There is a scene in every Hollywood disaster movie where a nerd played by someone like Jeff Goldblum or Paul Giamatti warns the President that a disaster is inbound, but are ignored until it's too late.

With the release of 'Cyberpunk 2077', the prophecy predicted for years by journalists and savvy gamers came true; a game by a big company was going to release in such a broken and unfinished state it would end up as one of the biggest controversies in gaming history.

No one expected it to be 'Cyberpunk 2077' of all games.

Following the critical and commercial success of 'The Witcher 3: Wild Hunt', the sky truly seemed the limit for the Polish developers.

If there was any developer that took their game seriously and put the project before the profit, it was CD Projekt Red.

'The Witcher 3' itself was subject to numerous delays, and despite some slight issues with bugs upon launch, it ended up racking up Game Of The Year awards, as well as selling over 30 million copies by 2020.

Prior to the launch of the Nintendo 64, Nintendo icon Shigeru Miyamoto was quoted as saying "a delayed game is eventually good, but a rushed game is forever bad."

The context surrounding the oft-repeated quote was the Nintendo 64 release date being delayed by three months to meet Nintendo's high standards.

Over 20 years later when 'Cyberpunk 2077' became the most-hyped video game this side of a 'Grand Theft Auto' or a 'Call Of Duty' game where you play as Batman, expectations were at fever pitch.

A 2018 gameplay demo sent hype sky-high, and looking at the graphical and gameplay quality in the video is laughable compared to what the finished product looked like.

Every little drip feed from CD Projekt Red was glossed and gleamed over like the protagonist in an Oliver Stone film, and hype hit levels previously unseen when Keanu Reeves showed up on stage at E3 2019 to announce his participation at the game.

Cue an internet meltdown.

However, the tsunami of PR generated by Reeves rocking up on stage at the E3 press conference was papering over the cracks.

By June 2019, development on the game had barely started, and even then, there were signs the game was in major trouble.

A New York Times article from December 2020 captured the mood at the studio:

"Developers were increasingly concerned with some of the grand promises being made by management on the promotional marketing tour. Far into the game’s development, former employees said, the hyper-customisable and endlessly explorable world being sold to players was nowhere close to manifesting."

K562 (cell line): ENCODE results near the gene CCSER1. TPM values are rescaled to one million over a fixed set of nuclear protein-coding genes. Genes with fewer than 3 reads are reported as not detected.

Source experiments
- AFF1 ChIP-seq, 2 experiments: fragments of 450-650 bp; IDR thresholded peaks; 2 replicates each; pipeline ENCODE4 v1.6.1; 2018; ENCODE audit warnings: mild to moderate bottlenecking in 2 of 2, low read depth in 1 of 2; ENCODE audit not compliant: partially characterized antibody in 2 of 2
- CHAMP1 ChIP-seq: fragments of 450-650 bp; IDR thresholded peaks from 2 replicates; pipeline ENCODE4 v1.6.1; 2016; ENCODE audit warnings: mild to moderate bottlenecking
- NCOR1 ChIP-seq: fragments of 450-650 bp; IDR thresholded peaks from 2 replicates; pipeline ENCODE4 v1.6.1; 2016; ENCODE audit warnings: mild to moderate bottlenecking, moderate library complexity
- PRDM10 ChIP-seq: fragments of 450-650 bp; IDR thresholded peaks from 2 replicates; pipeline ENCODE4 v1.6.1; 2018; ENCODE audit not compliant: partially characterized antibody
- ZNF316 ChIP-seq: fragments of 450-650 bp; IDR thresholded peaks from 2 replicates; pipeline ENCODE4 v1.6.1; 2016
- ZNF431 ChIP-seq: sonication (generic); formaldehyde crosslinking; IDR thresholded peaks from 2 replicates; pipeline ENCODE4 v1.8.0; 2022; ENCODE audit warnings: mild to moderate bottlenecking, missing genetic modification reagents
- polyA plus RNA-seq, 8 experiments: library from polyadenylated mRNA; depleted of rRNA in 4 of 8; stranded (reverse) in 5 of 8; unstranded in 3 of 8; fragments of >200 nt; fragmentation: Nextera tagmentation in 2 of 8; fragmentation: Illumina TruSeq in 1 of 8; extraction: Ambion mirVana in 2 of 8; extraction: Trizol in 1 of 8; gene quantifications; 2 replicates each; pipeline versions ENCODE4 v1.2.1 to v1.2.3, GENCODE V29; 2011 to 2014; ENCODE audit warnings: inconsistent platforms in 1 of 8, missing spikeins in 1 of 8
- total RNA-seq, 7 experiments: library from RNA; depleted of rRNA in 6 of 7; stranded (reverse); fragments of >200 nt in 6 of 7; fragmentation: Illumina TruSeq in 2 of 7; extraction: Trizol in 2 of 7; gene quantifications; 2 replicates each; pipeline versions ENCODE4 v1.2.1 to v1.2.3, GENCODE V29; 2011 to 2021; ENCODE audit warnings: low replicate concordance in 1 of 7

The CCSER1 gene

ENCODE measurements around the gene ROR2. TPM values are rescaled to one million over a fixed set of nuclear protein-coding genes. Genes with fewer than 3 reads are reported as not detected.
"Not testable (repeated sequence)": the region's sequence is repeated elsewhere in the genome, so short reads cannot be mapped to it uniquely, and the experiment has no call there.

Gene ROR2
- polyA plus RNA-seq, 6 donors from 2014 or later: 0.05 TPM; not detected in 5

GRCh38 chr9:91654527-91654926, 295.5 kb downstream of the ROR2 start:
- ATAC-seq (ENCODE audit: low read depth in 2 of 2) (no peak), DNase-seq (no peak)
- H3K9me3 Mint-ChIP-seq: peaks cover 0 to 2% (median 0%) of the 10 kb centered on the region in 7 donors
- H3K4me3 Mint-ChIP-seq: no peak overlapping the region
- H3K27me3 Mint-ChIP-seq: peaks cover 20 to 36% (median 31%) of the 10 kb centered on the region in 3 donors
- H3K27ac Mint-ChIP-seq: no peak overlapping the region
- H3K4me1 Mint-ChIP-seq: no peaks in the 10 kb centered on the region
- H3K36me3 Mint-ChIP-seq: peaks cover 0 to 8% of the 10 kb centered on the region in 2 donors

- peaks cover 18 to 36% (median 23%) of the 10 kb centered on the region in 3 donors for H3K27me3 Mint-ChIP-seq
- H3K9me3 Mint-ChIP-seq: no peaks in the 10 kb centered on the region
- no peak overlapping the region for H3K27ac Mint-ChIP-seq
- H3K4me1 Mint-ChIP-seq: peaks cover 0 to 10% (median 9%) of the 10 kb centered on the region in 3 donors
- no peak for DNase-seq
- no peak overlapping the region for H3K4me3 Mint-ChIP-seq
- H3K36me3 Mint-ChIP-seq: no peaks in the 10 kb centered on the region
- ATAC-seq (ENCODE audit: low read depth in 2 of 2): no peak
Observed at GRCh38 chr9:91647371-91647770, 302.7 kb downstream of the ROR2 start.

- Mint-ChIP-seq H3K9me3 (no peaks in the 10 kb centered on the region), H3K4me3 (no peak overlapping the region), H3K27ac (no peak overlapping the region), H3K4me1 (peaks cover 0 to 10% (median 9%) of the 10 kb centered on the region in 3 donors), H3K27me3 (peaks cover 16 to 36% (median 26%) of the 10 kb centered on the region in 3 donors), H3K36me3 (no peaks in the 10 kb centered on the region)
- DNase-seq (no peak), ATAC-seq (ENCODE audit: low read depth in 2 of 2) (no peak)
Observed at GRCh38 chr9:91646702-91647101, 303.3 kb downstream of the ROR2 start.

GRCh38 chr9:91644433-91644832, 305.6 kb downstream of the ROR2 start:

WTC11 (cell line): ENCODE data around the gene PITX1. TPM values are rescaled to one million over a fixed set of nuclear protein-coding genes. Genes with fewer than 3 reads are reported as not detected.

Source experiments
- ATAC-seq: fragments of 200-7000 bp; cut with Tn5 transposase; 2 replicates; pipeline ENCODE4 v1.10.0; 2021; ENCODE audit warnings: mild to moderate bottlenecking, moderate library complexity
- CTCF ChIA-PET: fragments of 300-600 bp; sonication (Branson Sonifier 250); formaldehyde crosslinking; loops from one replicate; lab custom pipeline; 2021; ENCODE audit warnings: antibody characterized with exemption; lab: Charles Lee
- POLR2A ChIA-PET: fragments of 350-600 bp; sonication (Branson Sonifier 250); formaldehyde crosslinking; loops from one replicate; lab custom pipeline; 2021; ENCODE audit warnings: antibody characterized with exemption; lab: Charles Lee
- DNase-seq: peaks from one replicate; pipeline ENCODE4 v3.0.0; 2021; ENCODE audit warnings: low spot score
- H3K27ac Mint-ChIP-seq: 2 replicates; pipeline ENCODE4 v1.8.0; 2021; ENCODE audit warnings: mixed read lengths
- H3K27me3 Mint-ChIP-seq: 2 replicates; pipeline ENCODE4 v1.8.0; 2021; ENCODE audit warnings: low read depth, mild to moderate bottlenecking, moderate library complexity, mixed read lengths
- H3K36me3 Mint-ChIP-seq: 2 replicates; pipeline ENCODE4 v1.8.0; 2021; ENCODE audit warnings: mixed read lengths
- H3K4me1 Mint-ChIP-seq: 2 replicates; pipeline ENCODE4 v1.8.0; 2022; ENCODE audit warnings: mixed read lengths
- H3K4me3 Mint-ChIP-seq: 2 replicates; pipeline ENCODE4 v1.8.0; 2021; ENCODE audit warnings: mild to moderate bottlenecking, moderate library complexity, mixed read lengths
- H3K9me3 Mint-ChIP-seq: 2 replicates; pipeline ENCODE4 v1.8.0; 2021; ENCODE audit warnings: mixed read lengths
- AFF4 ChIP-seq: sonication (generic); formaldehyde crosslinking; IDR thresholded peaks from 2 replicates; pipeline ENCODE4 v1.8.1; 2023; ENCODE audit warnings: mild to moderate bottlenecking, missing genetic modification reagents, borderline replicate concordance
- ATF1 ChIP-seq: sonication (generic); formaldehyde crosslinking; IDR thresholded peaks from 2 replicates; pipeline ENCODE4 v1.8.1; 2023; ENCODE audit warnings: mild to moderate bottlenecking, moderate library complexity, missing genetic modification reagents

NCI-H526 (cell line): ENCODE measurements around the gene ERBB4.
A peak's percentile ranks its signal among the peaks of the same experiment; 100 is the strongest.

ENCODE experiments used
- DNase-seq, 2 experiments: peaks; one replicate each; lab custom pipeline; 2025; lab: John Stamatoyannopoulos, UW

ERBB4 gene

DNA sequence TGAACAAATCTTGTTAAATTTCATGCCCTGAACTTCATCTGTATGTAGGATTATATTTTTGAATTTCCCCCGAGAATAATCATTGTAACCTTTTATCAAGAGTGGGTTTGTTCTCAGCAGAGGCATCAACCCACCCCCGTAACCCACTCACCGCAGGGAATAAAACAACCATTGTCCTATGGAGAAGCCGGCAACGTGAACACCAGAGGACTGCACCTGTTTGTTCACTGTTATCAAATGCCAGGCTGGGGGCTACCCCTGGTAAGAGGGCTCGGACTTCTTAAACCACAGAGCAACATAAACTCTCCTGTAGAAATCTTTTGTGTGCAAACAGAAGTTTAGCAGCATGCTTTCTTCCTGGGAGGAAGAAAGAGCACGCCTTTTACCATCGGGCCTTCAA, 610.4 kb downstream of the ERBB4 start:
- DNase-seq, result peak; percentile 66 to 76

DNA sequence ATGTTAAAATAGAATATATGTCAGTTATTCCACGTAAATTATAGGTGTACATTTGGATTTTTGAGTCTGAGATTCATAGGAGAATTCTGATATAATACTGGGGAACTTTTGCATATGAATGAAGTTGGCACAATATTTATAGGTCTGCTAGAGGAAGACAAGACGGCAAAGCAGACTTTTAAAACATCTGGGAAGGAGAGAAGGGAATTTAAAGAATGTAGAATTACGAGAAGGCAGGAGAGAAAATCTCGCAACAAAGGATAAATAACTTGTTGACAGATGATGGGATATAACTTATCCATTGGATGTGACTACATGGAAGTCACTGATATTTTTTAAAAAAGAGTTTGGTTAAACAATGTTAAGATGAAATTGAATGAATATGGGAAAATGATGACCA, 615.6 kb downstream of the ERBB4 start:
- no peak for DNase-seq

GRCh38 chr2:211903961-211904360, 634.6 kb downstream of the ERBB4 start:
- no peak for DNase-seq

Over-promising and under-delivering is a curse that has afflicted many game developers - just ask Peter Molyneux or Todd Howard.

Development on 'Cyberpunk 2077' only began in earnest in 2017, despite the game being formally announced in 2012.

There is a common misconception that the game was in development from 2012 and was being developed concurrently with 'The Witcher 3', but the finished product was the result of a mere 3 years of development as opposed to the purported 8.

Exploratory work only began on the project around 2016 following the release of DLC for 'The Witcher 3'.

3 years to develop a video game may sound like a reasonable amount of time to finish a game, but with a game as vast and with as many variables as 'Cyberpunk 2077' it needed the bones of at least 5 years to fully realise the game's potential.

'Grand Theft Auto 5' took 5 years to make from a blank piece of paper to a finished product, and even then the game was the victim of multiple delays.

Playing the game one year later gives the distinction of a game that is still in early access.

'Cyberpunk 2077' currently exists in a Twilight Zone between public beta and game in early access.

In the course of my work, developers often send out unfinished games for critics and that is taken into account when reviewing.

These are called "review builds," and are about 80-90% representative of what the final product is like.

One year later, 'Cyberpunk 2077' still feels like a review build.

The game still feels decidedly unfinished, and the game feels remarkably similar to 'No Man's Sky' at launch - the bones of a great game are there somewhere, but it needed at least 2 more years of development time.

However there is one incovinent truth in play with 'Cyberpunk 2077' - it's a bad role-playing game.

'Cyberpunk 2077' could have been as well-optimised and bug-free as a Nintendo game, but on a fundamental level, the role-playing elements are sorely lacking.

For all the talk of the game having a sprawling and epic narrative, the choices players make don't make that much difference.

In esscence, 'Cyberpunk 2077' is essentitaly a Telltale game that had the budget to bring in Keanu Reeves.

In 'The Witcher 3', the choices player made mattered.

In 'Cyberpunk 2077', any answers the players make have all the effects of the 'Fallout 4' dialogue system - two flavours of yes, a witty response that is also a yes, and no, that works its way around to becoming a yes.

For a role-playing game, that's a fairly severe problem.

However, a shoddy dialogue tree system is the least of 'Cyberpunk 2077' and its laundry list of problems.

The game was infamously pulled from PlayStation Store shortly after launch and didn't return until June 2021.

A game as high-profile as 'Cyberpunk 2077' being removed from the digital storefront on what was the most popular console was a scandal the gaming industry had never seen but was often warned about.

In the 2010s, it became more common for developers to release games in a perpetually unfinished state, with the idea of adding in improvements further down the line as free software updates.

Software updates are a perfectly natural part of modern technology, but where the lines get blurred is when the consumer is left on the hop for it.

A consumer buys a game for roughly €60 minimum at launch, but don't get the full product.